The European Commission is poised to hand down an adverse ruling against Apple next week following a three-year inquiry into the company's tax arrangements in Ireland, according to Financial Times.
Expectation of an adverse ruling gathered pace this week after the US Treasury issued a stinging attack on the commission’s investigation, saying the EU executive was becoming a “supranational tax authority” that threatened international agreements on tax reform.
The Brussels-based body, led by competition commissioner Margrethe Vestager, has been investigating whether Apple's alleged "sweetheart deal" with Ireland constitutes illegal state aid, which it determined based on its preliminary findings in 2014.
The commission has accused Apple of sheltering tens of billions of dollars by transferring revenue to multiple subsidiaries in Ireland, where it pays a significantly lower tax rate of around 2%, compared to the country's headline corporate tax rate of 12.5%.
An adverse ruling could result in Apple owing up to $21.2 billion in back taxes, although a previous study placed the figure around $8 billion, and some analysts believe the amount could be as low as $1 billion.
Apple is one of several large corporations accused of tax avoidance in Europe over the past three years, joining the likes of Starbucks, Fiat Chrysler, Amazon, Google, IKEA, and McDonald's. Starbucks in particular is currently appealing its case in Netherlands, where it was ordered to pay as much as 30 million euros in back taxes.
Apple CEO Tim Cook, who has insisted that his company fully complies with international tax law, said last month that it would appeal any unfavorable ruling in European courts. Apple has also said it is the largest taxpayer in the world.
Earlier this week, the U.S. Treasury department warned that an adverse ruling against Apple could "set an undesirable precedent." It also said the European Commission is becoming a "supranational tax authority," going beyond acceptable enforcement of competition and state aid law.
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Top Rated Comments
Apple books sales of its iPhones, computers software etc that is sold in these countries in Ireland. They are not the only ones doing it Amazon, Starbucks etc. are all up to the same game and they are all going to have to pay eventually. Ireland facilitates this because this brings jobs to Ireland but it is a Tax fraud pure and simple.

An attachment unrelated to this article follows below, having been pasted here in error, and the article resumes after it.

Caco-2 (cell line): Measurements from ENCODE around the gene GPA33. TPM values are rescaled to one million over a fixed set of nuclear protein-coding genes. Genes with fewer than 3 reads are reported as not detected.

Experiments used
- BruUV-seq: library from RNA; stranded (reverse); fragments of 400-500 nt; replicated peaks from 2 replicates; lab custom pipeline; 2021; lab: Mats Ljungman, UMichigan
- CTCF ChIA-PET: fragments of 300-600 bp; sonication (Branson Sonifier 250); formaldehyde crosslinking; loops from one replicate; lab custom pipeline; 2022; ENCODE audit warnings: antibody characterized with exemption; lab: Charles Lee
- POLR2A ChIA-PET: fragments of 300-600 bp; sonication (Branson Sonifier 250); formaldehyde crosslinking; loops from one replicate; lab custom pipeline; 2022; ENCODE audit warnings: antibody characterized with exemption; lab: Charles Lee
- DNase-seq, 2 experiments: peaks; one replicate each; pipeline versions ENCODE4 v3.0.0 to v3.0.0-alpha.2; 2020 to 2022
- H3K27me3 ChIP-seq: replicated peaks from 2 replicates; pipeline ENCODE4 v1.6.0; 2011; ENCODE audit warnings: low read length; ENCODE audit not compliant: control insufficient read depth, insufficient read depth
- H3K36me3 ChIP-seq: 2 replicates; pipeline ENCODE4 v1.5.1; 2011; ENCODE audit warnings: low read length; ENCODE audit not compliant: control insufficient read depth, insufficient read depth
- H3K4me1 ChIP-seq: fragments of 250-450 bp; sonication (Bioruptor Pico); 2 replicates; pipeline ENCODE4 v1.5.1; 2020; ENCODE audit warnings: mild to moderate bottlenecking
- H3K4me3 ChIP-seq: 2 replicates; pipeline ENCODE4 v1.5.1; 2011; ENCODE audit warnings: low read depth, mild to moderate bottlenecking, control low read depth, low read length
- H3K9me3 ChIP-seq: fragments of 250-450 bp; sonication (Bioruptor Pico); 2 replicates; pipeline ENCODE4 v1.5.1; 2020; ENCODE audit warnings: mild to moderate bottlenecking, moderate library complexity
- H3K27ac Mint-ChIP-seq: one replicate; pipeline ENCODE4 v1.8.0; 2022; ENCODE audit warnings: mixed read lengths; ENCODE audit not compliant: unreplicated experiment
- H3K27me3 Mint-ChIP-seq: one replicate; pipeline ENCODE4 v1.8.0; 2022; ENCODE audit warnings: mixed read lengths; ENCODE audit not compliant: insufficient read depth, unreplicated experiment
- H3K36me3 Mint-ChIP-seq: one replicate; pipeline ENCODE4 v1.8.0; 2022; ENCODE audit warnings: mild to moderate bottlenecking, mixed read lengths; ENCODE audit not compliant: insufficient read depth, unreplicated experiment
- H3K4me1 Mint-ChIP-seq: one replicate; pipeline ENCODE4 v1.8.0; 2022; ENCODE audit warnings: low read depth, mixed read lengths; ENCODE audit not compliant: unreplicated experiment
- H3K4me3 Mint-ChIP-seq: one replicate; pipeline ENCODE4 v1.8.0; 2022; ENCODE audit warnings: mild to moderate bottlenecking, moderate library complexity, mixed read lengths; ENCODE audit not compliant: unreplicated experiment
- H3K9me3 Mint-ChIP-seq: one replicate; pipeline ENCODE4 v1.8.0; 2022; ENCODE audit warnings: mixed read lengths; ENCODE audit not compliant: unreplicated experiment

Apple chose to set up a structure that is dishonest and illegal. There is a separate issue that you may be confusing with this in that they do not repatriate profits to the US but keep them overseas thereby avoiding US corporate tax.
Ireland is a tiny market for Apple in Europe. The majority of their sales are in the big economies like Germany, France the UK, italy etc. By booking 100 percent of the sales in Ireland they make zero or little profit in these countries by diverting it to Ireland and paying 2 percent tax.
Apple is just greedy if they paid the correct tax due in every European country they would not have as many Billions sheltered overseas and the concerned countries would get more tax to build the roads and the hospitals and the rest of the infrastructure that the apple employees need and use every day.
I hope that the commission comes down hard on Ireland and Apple. These forms of illegal corporate handouts are utter disgraceful.
Could you argue it's against the spirit of the law? Probably. But that doesn't stand up. Who would pay more than they have to, if it's legal at the same time?
If there's a legal tax loophole to stop paying as much, you're damn right you'd take it. Every company does and every person does. It's within the letter of the law. Apple are being targeted because they're ludicrously rich, and that's a slice of Apple pie people are happy to dig into.
Want to stop this kind of thing? Then change the tax rules for everybody, to avoid these sort of loopholes. As the old mantra goes: don't hate the player, hate the game.